Fight of century is now battle in court as fans sue Pacquiao - CBS News 8 - San Diego, CA News Station - KFMB Channel 8

Fight of century is now battle in court as fans sue Pacquiao

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In this May 4, 2011, file photo, Manny Pacquiao pumps his fist during a news conference in Las Vegas. In this May 4, 2011, file photo, Manny Pacquiao pumps his fist during a news conference in Las Vegas.
Manny Pacquiao is embraced by Floyd Mayweather Jr. during a press conference following their welterweight title fight on Saturday, May 2, 2015 in Las Vegas. Manny Pacquiao is embraced by Floyd Mayweather Jr. during a press conference following their welterweight title fight on Saturday, May 2, 2015 in Las Vegas.

LAS VEGAS (AP) — Boxing fans across the country and their lawyers are calling the hyped-up fight between Manny Pacquiao and Floyd Mayweather Jr. a fraud and want their money back, and then some.

At least 32 U.S. lawsuits seeking class-action status allege Pacquiao should have disclosed a shoulder injury to fans before the fight, which Mayweather won in a unanimous decision after 12 rounds that most fans thought didn't live up to the hype.

Fight of the century? More like fraud of the century, the lawsuits contend.

"The fight was not great, not entertaining, not electrifying. It was boring, slow and lackluster," according to a lawsuit filed in Texas alleging racketeering, a claim usually reserved for organized crime.

A lawsuit filed on behalf of Flights Beer Bar near Los Angeles International Airport in California said Pacquiao and his promoter's actions were "nothing but a cash-grab." The bar paid $2,600 to broadcast the fight.

The fighters are expected to earn more than $100 million each — Mayweather more than Pacquiao. HBO and Showtime broke records, raking in more than $400 million from 4.4 million people who paid to watch the pay-per-view broadcast.

Those viewers paid up to $100 each, and the lawsuits want that money back.

It isn't as easy as showing a receipt and demanding a refund. A federal panel of judges will likely first need to decide if the lawsuits from multiple states and Puerto Rico should be consolidated into one case. From there, a judge would have to decide whether to certify them as class action or not.

What's sought in each is the same: a jury trial and at least $5 million in damages, the threshold for federal class-action lawsuits.

But the defendants differ. All include Pacquiao and his promotions team but some add Mayweather and his representatives, along with HBO, Showtime and cable companies.

Representatives for Pacquiao and Top Rank Promotions, HBO and Showtime had no comment on the lawsuits. Mayweather Promotions did not return multiple phone messages.

Exhibit A for most of the lawsuits is a Nevada Athletic Commission medical questionnaire that Pacquiao signed days before the fight. When asked if he had any injuries, including to his shoulder, he replied, "no."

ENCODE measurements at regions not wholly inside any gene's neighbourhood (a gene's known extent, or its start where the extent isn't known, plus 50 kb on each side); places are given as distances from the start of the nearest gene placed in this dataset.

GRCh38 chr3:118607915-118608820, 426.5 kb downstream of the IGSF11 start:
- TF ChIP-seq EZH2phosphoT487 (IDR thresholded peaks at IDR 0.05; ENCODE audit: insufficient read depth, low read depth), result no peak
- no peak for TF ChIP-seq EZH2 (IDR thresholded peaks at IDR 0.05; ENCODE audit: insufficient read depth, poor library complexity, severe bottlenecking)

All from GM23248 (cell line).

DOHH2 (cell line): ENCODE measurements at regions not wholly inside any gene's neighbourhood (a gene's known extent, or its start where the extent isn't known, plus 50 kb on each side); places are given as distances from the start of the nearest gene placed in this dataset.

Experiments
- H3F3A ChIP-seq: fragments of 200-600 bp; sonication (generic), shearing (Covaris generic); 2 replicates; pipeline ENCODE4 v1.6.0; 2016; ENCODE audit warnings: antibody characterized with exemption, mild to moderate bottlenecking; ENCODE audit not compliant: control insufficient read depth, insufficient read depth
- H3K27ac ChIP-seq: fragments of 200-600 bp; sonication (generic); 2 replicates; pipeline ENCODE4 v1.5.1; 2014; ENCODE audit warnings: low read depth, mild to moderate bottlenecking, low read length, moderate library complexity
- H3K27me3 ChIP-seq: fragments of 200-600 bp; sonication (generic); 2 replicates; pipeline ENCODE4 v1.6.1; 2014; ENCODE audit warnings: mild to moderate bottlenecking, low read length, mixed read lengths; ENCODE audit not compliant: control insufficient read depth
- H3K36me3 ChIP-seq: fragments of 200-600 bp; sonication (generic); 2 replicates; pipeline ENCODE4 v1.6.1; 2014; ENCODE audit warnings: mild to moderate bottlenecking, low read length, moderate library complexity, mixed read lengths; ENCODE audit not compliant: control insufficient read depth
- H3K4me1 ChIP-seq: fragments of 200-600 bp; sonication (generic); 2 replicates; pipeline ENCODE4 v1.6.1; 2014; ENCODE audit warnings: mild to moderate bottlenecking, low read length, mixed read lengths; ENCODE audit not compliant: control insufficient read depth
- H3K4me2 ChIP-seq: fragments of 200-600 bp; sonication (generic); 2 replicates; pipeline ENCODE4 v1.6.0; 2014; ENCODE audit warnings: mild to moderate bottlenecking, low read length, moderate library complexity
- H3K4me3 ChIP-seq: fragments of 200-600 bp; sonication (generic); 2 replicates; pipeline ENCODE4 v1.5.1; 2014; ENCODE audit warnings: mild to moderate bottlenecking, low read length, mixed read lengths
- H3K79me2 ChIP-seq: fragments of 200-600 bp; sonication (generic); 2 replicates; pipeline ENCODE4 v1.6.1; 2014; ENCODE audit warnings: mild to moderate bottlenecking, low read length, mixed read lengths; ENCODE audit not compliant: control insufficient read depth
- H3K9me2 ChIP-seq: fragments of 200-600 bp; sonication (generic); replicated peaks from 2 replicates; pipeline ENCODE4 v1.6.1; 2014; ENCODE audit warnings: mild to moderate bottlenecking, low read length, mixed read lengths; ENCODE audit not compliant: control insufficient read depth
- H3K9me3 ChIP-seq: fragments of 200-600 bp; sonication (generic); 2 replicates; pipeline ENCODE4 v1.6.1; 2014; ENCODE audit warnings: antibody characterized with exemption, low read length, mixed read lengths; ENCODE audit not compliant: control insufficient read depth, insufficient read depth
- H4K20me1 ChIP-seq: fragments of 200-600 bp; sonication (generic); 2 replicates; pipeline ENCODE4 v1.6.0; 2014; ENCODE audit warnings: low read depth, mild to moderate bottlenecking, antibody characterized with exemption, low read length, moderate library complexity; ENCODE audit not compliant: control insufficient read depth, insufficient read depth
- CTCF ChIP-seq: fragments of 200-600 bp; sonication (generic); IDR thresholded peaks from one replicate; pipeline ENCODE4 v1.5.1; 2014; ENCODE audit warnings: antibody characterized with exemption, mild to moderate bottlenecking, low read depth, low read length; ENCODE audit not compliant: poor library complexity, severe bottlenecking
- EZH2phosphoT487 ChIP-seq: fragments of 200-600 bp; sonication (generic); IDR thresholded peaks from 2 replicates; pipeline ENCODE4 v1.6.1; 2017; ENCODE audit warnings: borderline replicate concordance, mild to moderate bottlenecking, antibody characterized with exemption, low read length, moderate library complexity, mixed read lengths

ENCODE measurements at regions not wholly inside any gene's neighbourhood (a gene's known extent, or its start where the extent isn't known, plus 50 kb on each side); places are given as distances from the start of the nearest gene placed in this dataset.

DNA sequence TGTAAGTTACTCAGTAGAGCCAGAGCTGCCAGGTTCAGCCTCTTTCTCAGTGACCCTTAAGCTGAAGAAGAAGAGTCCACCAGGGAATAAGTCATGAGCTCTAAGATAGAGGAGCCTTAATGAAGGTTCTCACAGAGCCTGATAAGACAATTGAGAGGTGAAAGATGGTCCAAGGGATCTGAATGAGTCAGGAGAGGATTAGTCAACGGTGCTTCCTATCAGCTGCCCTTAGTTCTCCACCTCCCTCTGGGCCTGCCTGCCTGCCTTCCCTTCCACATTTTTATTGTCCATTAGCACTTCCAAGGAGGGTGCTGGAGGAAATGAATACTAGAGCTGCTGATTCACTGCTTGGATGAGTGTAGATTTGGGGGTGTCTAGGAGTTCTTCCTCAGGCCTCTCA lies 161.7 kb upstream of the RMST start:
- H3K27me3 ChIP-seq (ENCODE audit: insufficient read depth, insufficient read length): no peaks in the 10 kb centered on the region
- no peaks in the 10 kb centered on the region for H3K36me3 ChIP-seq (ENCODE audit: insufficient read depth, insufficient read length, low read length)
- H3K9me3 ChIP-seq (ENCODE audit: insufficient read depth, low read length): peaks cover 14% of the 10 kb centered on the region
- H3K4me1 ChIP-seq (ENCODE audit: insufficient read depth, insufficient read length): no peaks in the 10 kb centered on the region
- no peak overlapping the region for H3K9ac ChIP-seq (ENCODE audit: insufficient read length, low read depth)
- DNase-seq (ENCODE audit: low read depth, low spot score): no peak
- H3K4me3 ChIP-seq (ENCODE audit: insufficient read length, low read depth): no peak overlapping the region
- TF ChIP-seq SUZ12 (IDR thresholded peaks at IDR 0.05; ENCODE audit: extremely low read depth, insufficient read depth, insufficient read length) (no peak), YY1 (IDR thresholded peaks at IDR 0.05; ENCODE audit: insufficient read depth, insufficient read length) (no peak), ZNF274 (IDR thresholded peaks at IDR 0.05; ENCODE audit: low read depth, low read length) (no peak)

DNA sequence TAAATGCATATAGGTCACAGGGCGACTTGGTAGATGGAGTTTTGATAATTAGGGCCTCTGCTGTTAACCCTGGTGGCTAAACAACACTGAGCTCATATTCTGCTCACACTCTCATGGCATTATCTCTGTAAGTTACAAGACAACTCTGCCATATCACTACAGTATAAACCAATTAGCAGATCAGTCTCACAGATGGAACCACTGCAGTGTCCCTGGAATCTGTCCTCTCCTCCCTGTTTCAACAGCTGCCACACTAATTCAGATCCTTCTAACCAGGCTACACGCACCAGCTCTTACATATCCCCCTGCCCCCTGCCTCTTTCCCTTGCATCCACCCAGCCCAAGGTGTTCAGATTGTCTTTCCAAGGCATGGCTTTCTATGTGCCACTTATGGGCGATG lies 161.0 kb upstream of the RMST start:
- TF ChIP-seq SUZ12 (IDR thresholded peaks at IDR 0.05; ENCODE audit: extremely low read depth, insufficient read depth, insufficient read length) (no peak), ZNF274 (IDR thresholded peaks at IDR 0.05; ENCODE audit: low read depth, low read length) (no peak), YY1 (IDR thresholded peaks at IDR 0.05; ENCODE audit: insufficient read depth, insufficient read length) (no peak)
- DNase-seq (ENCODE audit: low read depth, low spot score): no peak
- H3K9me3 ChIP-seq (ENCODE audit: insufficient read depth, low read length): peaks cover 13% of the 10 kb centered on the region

In fact, his shoulder was injured enough to warrant surgery shortly after the fight.

In a twist, Pacquiao revealed for the first time in a post-fight press conference that he had torn his rotator cuff weeks before. The Nevada Athletic Commission denied him a pain reliever mere hours before the fight, when regulators first learned of the injury.

Conspiracy theories abound as to how many people knew about the injury and when, including claims in a few of the lawsuits that Mayweather had a spy in Pacquiao's camp and the boxer targeted Pacquiao's right shoulder during the fight.

Experts in resolving legal disputes doubt disgruntled boxing fans will be able to claim victory.

"They'd have more lawsuits if they didn't hold the fight," said Maureen Weston, director of Pepperdine University's entertainment, media and sports dispute-resolution project.

If a fight is what fans were paying for, the boxers unquestionably delivered, she said. Just because people didn't like the show doesn't mean they get their money back, Weston said.

Ultimately the question is: Who did Pacquiao have a legal duty to explain his injury to?

Short answer: He didn't have to tell viewers, she said. The only contract viewers had was with their cable companies, which had contracts with HBO and Showtime.

It's not the first time customers have gone to court when things didn't go quite the way they expected in the field of entertainment.

Remember Milli Vanilli? Music fans in the 1990s argued the lip-synching pop duo owed them a refund once it was revealed they weren't actually singing.

Or the bite-fight with Mike Tyson? Sports fans may have gotten an earful, but they contended they didn't pay to see a boxing match only for it to be disqualified.

Neither resulted in judgments for refund-seeking customers. Milli Vanilli fans got a buck or two back in a settlement.

So if viewers were promised a fight, and they got a 12-round fight, isn't that enough?

Lawyer Caleb Marker, who represents clients in two separate class-action suits against Pacquiao, says that's arguable.

Copyright 2015 The Associated Press.

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